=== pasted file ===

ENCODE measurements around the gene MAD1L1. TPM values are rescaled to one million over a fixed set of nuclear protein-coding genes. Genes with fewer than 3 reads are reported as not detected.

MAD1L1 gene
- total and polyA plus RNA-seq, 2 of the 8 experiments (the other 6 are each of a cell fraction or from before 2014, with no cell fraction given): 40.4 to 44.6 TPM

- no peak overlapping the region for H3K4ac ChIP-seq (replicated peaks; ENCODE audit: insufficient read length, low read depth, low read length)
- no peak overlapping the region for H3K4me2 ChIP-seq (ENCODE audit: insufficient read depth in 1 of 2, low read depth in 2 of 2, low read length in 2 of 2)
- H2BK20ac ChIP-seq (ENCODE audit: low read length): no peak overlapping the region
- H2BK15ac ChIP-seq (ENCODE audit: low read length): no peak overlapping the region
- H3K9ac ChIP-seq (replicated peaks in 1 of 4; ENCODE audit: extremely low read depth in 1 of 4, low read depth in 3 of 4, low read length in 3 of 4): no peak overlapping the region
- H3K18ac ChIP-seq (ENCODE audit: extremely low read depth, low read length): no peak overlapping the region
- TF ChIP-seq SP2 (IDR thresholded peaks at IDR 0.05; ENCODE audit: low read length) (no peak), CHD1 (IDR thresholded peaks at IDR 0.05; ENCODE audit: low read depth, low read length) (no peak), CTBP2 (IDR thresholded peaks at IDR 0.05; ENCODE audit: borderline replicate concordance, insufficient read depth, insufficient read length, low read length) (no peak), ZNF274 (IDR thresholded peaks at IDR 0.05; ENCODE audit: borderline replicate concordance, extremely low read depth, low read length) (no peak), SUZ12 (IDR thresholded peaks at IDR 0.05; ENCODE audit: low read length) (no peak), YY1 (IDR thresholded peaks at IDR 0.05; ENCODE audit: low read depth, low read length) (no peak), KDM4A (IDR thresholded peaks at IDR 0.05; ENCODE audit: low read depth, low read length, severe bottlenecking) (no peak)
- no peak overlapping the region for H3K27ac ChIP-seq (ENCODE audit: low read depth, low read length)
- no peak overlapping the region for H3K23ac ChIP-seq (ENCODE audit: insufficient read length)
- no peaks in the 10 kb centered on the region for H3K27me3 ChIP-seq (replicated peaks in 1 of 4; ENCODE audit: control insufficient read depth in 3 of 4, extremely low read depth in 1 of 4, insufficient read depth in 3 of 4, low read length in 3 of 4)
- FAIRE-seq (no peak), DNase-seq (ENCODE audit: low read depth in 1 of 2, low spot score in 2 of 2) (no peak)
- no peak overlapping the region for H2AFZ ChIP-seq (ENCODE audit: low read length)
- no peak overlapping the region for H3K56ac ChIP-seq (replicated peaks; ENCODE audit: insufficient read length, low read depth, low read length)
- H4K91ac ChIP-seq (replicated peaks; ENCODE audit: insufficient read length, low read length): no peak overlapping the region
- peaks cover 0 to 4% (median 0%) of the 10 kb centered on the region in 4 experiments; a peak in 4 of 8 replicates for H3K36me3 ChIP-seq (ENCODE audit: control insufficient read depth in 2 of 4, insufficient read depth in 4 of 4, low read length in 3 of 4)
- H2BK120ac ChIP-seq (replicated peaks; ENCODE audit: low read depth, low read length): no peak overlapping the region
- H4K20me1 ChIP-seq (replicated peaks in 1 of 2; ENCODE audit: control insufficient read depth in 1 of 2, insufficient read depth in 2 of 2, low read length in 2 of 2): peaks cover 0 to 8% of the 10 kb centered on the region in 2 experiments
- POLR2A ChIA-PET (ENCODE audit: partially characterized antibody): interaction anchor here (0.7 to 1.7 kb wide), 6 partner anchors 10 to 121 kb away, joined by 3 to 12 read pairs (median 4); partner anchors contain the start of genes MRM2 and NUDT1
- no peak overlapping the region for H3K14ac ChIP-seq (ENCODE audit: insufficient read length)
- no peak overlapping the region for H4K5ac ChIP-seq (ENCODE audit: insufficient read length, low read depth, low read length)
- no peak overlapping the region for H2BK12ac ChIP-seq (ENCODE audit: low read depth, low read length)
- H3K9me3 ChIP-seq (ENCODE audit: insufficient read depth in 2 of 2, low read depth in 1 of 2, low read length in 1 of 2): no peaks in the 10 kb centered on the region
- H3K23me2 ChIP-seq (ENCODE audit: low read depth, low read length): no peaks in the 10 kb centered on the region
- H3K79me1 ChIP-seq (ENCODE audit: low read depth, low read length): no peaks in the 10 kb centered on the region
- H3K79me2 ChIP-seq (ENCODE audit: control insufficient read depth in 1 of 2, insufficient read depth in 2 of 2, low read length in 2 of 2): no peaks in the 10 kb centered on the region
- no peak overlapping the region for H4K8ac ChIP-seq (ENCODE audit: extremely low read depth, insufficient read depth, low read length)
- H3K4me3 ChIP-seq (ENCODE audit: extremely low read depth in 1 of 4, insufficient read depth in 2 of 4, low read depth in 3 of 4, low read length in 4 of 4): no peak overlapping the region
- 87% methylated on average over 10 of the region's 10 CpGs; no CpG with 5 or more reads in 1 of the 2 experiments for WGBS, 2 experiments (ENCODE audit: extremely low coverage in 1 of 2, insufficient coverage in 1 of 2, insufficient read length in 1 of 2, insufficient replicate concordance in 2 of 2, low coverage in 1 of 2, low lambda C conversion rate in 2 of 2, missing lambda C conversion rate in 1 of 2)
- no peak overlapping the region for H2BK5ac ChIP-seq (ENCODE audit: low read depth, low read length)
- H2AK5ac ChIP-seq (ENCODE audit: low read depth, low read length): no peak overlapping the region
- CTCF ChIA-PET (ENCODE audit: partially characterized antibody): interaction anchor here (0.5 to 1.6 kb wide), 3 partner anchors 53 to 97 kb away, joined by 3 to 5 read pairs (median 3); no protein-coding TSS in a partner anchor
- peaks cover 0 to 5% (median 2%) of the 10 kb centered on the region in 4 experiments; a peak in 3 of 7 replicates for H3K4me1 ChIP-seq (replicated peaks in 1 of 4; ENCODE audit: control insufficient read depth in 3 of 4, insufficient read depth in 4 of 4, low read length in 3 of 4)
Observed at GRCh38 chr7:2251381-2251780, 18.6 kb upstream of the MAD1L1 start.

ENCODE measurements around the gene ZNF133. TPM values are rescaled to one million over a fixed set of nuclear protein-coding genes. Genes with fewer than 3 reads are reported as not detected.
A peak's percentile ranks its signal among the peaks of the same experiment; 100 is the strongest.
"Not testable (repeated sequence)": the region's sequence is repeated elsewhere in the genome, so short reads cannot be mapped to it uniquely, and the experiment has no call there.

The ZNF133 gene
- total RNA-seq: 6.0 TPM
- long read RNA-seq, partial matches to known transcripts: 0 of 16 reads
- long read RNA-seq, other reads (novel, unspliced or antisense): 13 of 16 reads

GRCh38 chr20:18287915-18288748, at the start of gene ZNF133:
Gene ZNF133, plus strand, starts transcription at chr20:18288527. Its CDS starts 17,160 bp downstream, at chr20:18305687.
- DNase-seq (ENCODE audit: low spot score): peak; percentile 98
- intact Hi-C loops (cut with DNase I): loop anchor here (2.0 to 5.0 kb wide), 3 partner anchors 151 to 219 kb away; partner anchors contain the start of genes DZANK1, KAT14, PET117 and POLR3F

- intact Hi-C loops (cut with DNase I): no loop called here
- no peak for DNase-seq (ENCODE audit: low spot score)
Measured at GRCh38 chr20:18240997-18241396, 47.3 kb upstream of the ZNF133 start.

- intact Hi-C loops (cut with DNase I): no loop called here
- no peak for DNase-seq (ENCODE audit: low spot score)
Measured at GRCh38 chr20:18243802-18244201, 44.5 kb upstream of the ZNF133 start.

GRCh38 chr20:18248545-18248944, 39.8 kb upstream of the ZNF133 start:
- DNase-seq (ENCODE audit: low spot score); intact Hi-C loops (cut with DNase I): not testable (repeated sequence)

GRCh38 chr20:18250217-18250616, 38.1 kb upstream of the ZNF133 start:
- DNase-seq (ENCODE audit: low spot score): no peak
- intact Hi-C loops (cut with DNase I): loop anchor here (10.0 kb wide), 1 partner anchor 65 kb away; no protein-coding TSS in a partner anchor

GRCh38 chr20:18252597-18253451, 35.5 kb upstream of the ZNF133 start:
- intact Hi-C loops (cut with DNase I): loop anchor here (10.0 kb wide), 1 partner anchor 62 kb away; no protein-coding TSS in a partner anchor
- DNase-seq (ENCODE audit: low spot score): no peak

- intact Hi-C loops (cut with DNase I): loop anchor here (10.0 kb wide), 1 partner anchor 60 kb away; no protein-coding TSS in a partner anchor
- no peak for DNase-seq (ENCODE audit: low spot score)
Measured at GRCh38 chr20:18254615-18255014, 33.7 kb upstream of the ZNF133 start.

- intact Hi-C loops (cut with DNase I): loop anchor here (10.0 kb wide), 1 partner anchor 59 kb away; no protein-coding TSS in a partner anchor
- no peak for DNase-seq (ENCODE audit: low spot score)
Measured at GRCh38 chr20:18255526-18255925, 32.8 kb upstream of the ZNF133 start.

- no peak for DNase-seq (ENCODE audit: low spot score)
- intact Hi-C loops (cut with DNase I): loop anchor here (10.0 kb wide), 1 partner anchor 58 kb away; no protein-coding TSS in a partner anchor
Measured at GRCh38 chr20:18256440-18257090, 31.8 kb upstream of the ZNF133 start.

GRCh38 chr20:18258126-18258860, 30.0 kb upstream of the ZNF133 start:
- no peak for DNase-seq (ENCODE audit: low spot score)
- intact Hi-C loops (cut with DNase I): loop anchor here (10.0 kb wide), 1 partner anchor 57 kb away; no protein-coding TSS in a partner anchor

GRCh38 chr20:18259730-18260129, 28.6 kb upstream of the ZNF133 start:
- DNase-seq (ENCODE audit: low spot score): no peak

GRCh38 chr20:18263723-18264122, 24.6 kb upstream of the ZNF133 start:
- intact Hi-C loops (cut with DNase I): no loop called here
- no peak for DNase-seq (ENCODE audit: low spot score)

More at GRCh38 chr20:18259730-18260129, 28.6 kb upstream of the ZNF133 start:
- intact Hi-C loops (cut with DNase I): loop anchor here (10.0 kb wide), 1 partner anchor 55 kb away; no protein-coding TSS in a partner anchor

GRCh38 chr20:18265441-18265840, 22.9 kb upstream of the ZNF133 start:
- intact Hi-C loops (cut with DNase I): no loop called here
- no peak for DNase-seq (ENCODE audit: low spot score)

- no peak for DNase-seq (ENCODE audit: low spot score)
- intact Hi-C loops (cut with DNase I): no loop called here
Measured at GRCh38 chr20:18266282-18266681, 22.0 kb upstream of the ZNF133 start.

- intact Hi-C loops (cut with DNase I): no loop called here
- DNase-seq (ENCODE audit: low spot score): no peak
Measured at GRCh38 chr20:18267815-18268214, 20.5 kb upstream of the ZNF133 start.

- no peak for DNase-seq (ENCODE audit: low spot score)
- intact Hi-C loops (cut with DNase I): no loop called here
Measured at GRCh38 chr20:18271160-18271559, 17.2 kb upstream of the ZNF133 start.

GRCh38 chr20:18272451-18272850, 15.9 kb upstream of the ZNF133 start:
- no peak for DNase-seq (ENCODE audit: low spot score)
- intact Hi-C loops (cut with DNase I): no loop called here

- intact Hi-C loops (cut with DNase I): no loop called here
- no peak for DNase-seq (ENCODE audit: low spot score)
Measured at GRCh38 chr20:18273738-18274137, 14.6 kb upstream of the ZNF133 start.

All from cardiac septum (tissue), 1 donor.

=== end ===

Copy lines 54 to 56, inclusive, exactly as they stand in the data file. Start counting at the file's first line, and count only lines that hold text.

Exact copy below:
GRCh38 chr20:18248545-18248944, 39.8 kb upstream of the ZNF133 start:
- DNase-seq (ENCODE audit: low spot score); intact Hi-C loops (cut with DNase I): not testable (repeated sequence)

GRCh38 chr20:18250217-18250616, 38.1 kb upstream of the ZNF133 start: